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10 May 2010, No. 6

Planning for nuclear disarmament now
Beatrice Fihn & Ray Acheson | Reaching Critical Will


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After a week of general statements in the GA hall, the substantive work finally started on Friday. As Main Committee I opened, delegates delivered statements focusing on disarmament actions plans. In the afternoon, civil society representatives addressed the Review Conference. Moving and informative speeches from Hibakusha, Jody Williams, the mayors of Hiroshima and Nagasaki, and other members of civil society gave the Conference a sense of urgency and brought a humanitarian injection to the discussions.
In Main Committee I, a large number of non-nuclear weapon states delivered strong statements calling for further steps towards nuclear disarmament. Such calls seemed to focus mainly on two themes.

The first was the importance of developing a nuclear disarmament action plan for the outcome document of the Review Conference. There was widespread support for reaffirmation of the 13 steps and for moving further beyond them through a plan of action with benchmarks or a time frame to measure progress. The NAM introduced its working paper, which proposes a plan of action for the full implementation of the 13 steps and article VI.. South Africa and Argentina’s ambassadors emphasized that reductions are not the same as elimination, since reductions have more to do with excessive capacity and do not automatically translate into commitment to nuclear disarmament. In addition, Switzerland’s ambassador argued that quantitative reductions are not enough if nuclear weapon states simultaneously develop new and more efficient types of weapons. The NAM and the NAC called for a moratorium on upgrading and developing new types or missions for nuclear weapons. Iran called for a prohibition on research, development, modernization, and production of new nuclear weapons or delivery systems and a ban on the construction of any new facility for such activities.

Measures to prevent vertical proliferation lead to the second reoccurring theme, the importance of reducing the role of nuclear weapons in military doctrines. The NAM argued that security doctrines, including NATO’s Strategic Concept, still set out rationales for the use or threat of use of nuclear weapons and maintain unjustifiable concepts of international security based on promoting nuclear deterrence. Brazil’s ambassador argued that nuclear weapons are not needed to deter NNWS or terrorist attacks and thus nuclear deterrence doctrines only apply to NWS and their relations among themselves. Several other delegations, including the NAC, Japan, Switzerland, the Philippines also called for reducing the role of nuclear weapons.

However, the five nuclear weapon states had a different view on these issues. Russia and the US devoted most of their individual and joint statements to describing the advantages of the new START. While the NAM and others noted that these reductions did not meet the international community’s expectations, Russia and the US emphasized new START’s contribution to international security and to the implementation of article VI and pointed out “everyone will win as a result of its implementation”.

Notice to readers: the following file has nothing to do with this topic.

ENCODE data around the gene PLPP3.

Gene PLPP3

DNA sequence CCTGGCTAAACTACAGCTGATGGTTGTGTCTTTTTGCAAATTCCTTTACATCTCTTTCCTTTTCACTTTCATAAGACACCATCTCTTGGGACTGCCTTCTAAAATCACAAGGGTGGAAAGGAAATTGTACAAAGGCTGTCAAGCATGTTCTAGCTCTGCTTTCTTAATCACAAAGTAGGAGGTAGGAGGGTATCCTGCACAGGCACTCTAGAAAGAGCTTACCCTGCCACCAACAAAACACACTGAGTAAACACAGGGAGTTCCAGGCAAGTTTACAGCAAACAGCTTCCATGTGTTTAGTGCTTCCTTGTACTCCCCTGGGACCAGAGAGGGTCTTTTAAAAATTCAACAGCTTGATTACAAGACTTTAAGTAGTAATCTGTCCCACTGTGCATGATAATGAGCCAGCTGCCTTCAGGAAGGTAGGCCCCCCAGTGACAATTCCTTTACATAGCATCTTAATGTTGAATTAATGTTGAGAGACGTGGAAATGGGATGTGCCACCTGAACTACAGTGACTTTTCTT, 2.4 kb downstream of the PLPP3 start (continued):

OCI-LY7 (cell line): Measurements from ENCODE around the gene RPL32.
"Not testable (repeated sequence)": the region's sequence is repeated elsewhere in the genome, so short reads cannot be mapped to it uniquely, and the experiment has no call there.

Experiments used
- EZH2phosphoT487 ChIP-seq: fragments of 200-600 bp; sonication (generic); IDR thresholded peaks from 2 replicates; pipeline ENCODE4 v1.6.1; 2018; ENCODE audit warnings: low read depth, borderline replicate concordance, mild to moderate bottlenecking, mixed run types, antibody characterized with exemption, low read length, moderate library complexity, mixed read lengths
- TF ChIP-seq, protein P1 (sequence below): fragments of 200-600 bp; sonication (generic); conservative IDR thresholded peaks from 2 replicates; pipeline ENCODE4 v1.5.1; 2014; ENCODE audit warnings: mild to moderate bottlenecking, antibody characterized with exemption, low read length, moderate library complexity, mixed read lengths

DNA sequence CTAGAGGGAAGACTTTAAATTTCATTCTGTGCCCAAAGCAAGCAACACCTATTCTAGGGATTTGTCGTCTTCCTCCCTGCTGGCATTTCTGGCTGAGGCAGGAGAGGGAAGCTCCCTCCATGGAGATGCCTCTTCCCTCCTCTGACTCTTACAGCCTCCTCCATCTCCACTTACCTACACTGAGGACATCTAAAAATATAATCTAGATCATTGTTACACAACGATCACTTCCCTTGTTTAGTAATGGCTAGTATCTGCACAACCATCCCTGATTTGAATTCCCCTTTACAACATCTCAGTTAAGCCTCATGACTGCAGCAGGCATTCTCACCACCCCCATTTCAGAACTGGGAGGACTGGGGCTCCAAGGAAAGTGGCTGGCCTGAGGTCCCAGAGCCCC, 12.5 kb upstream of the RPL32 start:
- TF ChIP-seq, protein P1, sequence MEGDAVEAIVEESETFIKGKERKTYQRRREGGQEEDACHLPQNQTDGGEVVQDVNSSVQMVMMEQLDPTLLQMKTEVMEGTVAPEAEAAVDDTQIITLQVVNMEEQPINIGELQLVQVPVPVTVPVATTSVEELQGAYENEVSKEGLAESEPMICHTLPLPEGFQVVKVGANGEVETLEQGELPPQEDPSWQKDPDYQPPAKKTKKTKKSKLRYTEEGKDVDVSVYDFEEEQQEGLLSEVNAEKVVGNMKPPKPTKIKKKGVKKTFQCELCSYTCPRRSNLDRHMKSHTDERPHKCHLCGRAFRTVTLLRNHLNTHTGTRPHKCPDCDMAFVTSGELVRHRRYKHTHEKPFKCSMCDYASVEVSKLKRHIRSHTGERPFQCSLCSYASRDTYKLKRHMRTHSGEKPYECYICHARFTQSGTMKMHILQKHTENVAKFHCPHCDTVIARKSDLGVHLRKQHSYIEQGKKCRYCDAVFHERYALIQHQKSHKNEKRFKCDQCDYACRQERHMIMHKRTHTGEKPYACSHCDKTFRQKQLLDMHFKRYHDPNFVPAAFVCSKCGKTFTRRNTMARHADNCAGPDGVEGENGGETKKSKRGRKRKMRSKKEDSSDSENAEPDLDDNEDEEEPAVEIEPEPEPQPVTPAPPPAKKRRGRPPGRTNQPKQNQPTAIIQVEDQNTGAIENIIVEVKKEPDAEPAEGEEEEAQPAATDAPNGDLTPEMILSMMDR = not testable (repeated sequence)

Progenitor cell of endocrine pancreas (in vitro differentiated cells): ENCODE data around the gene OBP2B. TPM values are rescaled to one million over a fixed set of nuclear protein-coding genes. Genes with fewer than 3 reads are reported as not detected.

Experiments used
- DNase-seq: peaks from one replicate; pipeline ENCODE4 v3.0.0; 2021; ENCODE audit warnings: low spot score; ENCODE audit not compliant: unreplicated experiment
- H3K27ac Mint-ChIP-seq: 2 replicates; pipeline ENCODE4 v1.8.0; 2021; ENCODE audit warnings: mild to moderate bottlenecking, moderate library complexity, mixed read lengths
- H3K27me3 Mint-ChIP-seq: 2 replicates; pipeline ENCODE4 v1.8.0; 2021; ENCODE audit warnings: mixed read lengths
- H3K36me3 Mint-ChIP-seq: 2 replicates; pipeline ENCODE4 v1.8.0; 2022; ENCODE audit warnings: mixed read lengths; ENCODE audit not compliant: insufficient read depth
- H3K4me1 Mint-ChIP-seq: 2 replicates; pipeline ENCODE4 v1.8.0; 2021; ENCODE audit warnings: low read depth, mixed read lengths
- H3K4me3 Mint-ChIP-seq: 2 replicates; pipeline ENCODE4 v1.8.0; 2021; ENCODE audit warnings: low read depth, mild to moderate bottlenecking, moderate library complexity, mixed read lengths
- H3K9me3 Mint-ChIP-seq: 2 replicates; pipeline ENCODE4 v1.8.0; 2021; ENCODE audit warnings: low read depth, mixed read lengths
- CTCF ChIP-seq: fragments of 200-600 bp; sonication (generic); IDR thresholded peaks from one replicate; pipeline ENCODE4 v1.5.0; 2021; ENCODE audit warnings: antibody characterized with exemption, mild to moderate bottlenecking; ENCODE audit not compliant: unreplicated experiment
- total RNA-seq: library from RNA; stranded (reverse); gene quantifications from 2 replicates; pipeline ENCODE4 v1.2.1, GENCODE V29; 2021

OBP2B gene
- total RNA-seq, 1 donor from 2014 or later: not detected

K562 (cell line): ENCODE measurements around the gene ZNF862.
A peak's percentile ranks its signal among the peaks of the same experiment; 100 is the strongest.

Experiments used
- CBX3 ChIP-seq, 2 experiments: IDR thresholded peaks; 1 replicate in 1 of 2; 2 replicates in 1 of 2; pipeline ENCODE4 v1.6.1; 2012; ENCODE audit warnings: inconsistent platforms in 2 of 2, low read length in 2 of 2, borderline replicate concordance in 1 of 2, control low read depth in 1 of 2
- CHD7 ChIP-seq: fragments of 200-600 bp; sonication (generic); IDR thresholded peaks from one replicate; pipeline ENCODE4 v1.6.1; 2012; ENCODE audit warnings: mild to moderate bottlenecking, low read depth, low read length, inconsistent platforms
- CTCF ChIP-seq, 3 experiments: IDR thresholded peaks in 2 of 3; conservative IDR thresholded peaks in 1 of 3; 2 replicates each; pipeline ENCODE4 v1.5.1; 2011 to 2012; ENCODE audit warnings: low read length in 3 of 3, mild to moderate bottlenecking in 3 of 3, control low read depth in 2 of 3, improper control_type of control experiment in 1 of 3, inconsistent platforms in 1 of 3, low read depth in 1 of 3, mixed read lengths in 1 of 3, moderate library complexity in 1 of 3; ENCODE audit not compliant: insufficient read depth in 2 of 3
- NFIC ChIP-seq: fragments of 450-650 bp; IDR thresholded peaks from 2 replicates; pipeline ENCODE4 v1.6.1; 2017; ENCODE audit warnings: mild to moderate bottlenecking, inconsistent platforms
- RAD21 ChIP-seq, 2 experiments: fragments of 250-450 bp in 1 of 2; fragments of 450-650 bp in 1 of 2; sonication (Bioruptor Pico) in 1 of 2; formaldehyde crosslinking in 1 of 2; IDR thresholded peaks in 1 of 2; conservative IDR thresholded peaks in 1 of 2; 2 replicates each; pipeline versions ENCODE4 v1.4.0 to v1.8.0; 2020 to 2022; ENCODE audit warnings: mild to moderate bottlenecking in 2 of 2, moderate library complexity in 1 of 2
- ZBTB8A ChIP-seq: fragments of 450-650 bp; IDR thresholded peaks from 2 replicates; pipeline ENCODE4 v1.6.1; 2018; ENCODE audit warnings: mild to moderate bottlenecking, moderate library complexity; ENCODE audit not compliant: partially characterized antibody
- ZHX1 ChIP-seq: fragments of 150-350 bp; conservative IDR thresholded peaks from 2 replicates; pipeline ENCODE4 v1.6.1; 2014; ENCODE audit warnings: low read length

At the same time, they and France argued that fulfilment of article VI is everyone else’s responsibility. France and the US argued that preventing proliferation is a necessary condition for disarmament, following on from the P5 joint statement wherein they continue to put disarmament off into the distant future, arguing that other states need to first “create the conditions” that they deem necessary to fulfil their own obligations under article VI. They argued, “All other States must contribute to fulfilling these disarmament goals by creating the necessary security environment, resolving regional tensions, promoting collective security, and making progress in all the areas of disarmament.” France’s ambassador argued these conditions are important “so that nuclear disarmament does not set off an arms race in other areas.”

However, as the Brazilian ambassador pointed out, the vast majority of non-nuclear weapon states “have never put their non-proliferation duties on hold, conditioning their fulfilment to indefinite, more favourable international conditions.” The international community cannot leave it up to the nuclear weapon states to decide when they are ready to disarm. Allowing these states to retain their nuclear weapon capabilities, accepting their reliance on nuclear weapons as a form of security and defence, and remaining silent when they develop new weapons and facilities might be the greatest challenge to international peace and stability that the world is facing. In one of the NGO presentations, Rebecca Johnson from the Acronym Institute for Disarmament Diplomacy argued, “if we postpone the elimination of nuclear weapons until the world has achieved some ideal threshold of peace and stability, we will get neither disarmament nor security.” And when Mr. Taniguchi Sumiteru, a survivor from the nuclear bombing in Nagasaki, presented his story to the Review Conference, and an image of his burnt back was held up in front of us, it was clearer than ever that nuclear weapon attacks are a violation of international humanitarian law and must be outlawed immediately.

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